Bulgaria - Cooking and Food Edit
Overview of Bulgarian Cuisine History Edit
The Bulgarian cuisine has been influenced for a long period of time by the Turkish cuisine, as well as by the cuisine of Greece and of former Yugoslavia. In exchange, the Bulgarians affected the cuisine of these countries and furthermore, the cuisine of Wallachia and Moldova.
The Bulgarian cuisine began to have an identity of its own in the 18th century. Until that moment, people consumed the usual foods that were cooked across Europe: bread, fruits and vegetables, fish and various meats. The 19th century marked even a stronger development of the Bulgarian cooking style. Since then, people have created traditional recipes, while enhancing others, by using local ingredients and a unique style.
Some of the Bulgarian foods are known all over the world. The Bulgarian yogurt is one of them. It is made from cow milk, although sheep milk or buffalo-cow milk is also used. The last two varieties proved to have a better taste. yogurt is consumed daily by the majority of the Bulgarians. The cheese is made in different ways. The primary categories are: feta cheese, which is white and Kashkaval, which is the name given to the yellow cheese. feta cheese also has two varieties: cow feta and sheep feta. The first one is used in recipes, while the second is consumed as it is.
Vegetables are used in the Bulgarian recipes in large quantities and in a great number of combinations. The ones that are used most frequently are: cabbage, green peppers, cucumbers, zucchini, celery, Cauliflower, lettuce, radishes, gumbo, garlic and mushrooms. Fruits are not neglected by the Bulgarians. These are either consumed raw or are the ingredients of desserts. Plums, apricots, peaches, melons and pumpkins are the most often types of fruits consumed by people.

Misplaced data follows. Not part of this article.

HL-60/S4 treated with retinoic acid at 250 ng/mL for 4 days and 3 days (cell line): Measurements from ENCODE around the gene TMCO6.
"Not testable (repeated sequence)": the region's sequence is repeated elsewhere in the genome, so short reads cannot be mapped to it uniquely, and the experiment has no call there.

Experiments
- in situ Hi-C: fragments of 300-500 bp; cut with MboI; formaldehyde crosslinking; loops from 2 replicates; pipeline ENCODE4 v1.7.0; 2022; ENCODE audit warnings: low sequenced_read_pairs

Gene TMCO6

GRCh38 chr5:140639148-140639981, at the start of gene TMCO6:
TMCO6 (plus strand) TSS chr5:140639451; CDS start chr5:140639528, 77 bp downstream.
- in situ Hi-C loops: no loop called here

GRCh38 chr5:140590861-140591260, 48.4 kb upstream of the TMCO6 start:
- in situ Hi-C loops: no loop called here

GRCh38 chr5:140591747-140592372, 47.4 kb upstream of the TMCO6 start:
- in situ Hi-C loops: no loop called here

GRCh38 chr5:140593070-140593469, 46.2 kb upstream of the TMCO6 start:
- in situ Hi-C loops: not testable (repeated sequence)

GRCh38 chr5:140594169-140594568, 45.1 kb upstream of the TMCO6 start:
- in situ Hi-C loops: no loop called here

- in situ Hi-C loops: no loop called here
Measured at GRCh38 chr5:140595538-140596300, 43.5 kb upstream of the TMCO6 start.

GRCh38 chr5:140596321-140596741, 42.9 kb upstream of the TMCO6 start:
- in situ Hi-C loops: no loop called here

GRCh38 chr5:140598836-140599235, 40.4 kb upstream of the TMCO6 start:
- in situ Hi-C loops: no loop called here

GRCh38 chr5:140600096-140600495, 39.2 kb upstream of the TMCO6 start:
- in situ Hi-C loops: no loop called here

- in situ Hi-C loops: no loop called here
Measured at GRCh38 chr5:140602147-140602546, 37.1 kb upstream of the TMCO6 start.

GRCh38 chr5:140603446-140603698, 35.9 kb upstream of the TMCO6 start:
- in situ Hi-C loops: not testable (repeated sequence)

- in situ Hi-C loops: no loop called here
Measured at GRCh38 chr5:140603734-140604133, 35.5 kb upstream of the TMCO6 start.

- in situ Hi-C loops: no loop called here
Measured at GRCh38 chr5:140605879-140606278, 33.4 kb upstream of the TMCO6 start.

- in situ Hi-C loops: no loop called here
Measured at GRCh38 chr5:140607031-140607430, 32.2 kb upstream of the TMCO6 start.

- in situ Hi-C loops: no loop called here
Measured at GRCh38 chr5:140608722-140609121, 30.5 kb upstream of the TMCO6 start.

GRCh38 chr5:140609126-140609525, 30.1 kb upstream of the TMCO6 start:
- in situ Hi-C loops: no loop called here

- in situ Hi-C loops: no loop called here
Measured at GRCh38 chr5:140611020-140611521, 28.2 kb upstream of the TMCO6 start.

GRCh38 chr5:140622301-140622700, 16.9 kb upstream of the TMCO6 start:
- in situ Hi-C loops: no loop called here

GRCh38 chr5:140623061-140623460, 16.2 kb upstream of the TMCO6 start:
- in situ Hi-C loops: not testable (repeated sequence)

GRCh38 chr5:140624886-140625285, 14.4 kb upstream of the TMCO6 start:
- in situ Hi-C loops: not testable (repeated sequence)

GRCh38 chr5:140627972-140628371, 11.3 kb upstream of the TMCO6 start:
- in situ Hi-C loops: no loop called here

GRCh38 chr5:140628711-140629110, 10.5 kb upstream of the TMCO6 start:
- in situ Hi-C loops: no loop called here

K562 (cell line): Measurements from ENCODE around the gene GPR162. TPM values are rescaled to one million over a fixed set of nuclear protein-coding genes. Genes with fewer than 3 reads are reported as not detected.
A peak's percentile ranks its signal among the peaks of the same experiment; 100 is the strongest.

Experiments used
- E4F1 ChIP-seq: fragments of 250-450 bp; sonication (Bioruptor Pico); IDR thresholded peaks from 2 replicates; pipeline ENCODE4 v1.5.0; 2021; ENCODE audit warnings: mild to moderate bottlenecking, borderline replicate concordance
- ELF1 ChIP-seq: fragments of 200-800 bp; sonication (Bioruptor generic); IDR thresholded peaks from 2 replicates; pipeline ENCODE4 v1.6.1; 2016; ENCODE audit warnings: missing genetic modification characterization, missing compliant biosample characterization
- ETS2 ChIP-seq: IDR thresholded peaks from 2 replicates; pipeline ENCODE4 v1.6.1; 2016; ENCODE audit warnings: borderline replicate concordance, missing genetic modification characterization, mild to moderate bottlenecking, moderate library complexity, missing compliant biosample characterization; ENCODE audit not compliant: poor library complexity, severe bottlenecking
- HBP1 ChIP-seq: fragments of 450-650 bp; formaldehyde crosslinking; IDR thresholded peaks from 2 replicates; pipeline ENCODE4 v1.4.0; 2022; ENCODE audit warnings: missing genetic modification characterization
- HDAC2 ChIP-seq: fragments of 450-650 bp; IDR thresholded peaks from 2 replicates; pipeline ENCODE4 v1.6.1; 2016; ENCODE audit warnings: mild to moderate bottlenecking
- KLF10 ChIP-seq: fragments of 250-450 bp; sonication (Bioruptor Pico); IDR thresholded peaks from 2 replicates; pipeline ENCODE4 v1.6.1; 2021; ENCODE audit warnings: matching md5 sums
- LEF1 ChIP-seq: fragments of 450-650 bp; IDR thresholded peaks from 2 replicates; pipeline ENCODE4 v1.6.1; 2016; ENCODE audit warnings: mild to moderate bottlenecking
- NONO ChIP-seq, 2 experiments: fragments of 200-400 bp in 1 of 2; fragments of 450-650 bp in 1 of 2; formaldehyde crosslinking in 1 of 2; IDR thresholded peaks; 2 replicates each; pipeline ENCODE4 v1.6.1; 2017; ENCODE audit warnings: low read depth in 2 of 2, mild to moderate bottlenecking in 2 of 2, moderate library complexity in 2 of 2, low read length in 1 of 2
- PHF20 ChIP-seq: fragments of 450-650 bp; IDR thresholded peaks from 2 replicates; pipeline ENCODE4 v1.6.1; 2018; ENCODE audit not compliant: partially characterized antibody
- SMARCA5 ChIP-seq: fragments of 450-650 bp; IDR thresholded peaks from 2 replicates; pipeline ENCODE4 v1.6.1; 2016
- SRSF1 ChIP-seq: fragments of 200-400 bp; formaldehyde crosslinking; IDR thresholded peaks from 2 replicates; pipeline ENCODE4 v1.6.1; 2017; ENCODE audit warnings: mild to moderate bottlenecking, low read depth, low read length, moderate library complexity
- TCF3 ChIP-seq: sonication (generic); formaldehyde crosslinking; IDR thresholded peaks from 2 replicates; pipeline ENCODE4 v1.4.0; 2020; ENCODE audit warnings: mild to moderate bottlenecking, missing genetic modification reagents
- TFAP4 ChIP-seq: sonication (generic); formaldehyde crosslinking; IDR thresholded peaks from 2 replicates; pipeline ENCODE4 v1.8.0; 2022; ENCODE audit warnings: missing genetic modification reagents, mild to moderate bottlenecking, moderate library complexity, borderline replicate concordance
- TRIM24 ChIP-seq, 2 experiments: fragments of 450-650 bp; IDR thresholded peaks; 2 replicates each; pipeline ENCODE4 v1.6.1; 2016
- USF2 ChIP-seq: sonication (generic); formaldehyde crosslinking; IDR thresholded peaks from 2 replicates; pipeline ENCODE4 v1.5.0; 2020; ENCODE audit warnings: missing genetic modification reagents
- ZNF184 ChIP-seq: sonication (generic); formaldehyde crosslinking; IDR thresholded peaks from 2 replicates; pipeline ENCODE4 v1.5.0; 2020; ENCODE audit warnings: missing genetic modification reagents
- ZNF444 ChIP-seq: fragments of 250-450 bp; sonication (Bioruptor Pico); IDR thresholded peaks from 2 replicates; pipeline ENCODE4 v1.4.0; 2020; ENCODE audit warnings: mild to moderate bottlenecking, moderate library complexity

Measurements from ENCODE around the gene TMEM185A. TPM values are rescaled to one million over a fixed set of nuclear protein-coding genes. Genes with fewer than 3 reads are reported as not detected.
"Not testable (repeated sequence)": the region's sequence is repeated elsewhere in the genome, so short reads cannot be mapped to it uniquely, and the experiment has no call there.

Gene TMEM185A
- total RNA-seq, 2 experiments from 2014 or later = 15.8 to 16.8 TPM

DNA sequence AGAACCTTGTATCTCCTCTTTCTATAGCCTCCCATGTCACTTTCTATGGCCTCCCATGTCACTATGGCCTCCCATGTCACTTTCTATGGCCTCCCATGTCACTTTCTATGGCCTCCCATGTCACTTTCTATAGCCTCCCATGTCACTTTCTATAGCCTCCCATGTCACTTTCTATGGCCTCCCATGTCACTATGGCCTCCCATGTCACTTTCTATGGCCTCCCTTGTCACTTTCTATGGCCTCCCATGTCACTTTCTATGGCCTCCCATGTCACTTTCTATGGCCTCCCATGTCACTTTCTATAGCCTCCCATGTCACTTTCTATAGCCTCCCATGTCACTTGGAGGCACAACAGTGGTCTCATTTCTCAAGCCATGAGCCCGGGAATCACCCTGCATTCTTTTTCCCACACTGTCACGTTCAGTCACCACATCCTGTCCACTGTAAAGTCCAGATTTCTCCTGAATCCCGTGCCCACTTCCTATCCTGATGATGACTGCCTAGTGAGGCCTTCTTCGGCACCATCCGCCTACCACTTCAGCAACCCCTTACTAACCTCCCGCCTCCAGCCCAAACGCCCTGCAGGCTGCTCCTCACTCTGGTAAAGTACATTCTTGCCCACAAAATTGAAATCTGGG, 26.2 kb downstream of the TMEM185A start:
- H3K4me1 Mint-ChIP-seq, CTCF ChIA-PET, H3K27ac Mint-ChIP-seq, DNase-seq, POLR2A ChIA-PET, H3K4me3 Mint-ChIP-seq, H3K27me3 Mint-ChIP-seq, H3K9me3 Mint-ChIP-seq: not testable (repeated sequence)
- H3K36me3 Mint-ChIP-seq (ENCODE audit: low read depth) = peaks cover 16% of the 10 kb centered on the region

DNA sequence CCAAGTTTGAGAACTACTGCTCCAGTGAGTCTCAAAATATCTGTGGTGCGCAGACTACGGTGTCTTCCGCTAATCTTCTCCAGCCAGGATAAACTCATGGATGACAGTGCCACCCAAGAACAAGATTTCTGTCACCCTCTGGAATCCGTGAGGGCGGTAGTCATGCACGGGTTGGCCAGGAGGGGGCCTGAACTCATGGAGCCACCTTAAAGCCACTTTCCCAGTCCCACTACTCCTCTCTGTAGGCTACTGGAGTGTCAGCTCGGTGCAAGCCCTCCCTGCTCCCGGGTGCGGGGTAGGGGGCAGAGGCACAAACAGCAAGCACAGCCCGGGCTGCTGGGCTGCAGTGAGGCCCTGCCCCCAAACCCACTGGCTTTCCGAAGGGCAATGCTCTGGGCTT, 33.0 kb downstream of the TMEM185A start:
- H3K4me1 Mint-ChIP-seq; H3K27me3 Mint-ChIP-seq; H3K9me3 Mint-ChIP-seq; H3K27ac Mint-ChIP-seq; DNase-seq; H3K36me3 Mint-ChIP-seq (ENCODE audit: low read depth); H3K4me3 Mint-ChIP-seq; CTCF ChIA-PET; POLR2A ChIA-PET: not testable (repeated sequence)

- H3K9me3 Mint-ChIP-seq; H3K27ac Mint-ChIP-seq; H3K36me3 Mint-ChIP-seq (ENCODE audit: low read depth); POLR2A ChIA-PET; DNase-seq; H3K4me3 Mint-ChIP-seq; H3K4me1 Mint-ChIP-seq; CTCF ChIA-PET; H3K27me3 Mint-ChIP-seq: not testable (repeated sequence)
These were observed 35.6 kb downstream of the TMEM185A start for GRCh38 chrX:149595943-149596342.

Bulgaria is not unique only through its foods, but also through its beverages. People have created many traditional drinks and the most important are: rakia, mastica, menta, boza, ayran, and various types of beer and mineral water. In addition, there are some distinctive wines in Bulgaria. The main varieties are: Mavrud, Pamid, Gumza, Melnik wine, Misket, Pelin and Muskat.
Bulgaria does not have a great territory. However, this did not stop the appearance of some differences in the cooking style, across the country. The main dissimilarities are between the cuisine of the Northern half of the country and the cooking style that characterizes the Southern regions.
By Geographic Area and Style:
- Northern Bulgaria Cuisine
- Southern Bulgaria Cuisine
Finding the ingredients for an Bulgarian Recipe is not so easy when you do not know the names of the ingredients. Take time to make a list of ingredients and the name they may be found under at the Local Markets.
- Check out the Bulgarian Food Glossary
Preparation Methods for Bulgarian Cooking Edit
Preparing Bulgarian dishes does not require the knowledge of any special cooking methods. Since the very beginnings of the Bulgarian cuisine, people have prepared the foods by either boiling, stewing or roasting the ingredients. These are only three of the techniques used by Bulgarians nowadays. The others are the ones used across Europe and in Northern America.
Special Equipment for Bulgarian Cooking Edit
Most Bulgarian dishes don’t require you to purchase any special tools. However, having a coffee grinder helps with roasting and grinding spices and maximizes their volatile oils, which, in turn, provides your food with more flavor. The tools that can be found in a Bulgarian kitchen are used in many other countries. The equipment resumes to forks, knives, pans, trays, tablespoons, teaspoons, scoops and for dishes that are meant to be prepared in a precise manner: food scales and temperature measurement devices.
However, there is one thing that differentiates the Bulgarian cuisine from the others. It is a tradition to eat the foods in earth ware dishes. This habit is only maintained by the elders. In the modern cuisines, people serve the foods in normal plates.
Bulgarian Food Traditions and Festivals Edit
Bulgarians organize festivals to promote their national customs. Although most of these are not planned for celebrating a food, displaying the traditional dishes is often the secondary goal. St. Trifon Zarezan is a wine festival which is organized each year, on the 14th of February. This is a great opportunity for the vine growers to show their best products. Another important day for the Bulgarians is the Saturday before Saint Paraskeva’s Day, when Chicken Church is celebrated. This was one of the oldest traditions in Bulgaria. The trademark of this holiday is represented by dishes based on poultry.
The traditional meals are related to the main holidays. There are dishes that are prepared only for Christmas and for the New Year’s Eve. During those holidays, a meal may contain up to seven dishes.
People in Bulgarian Food Edit
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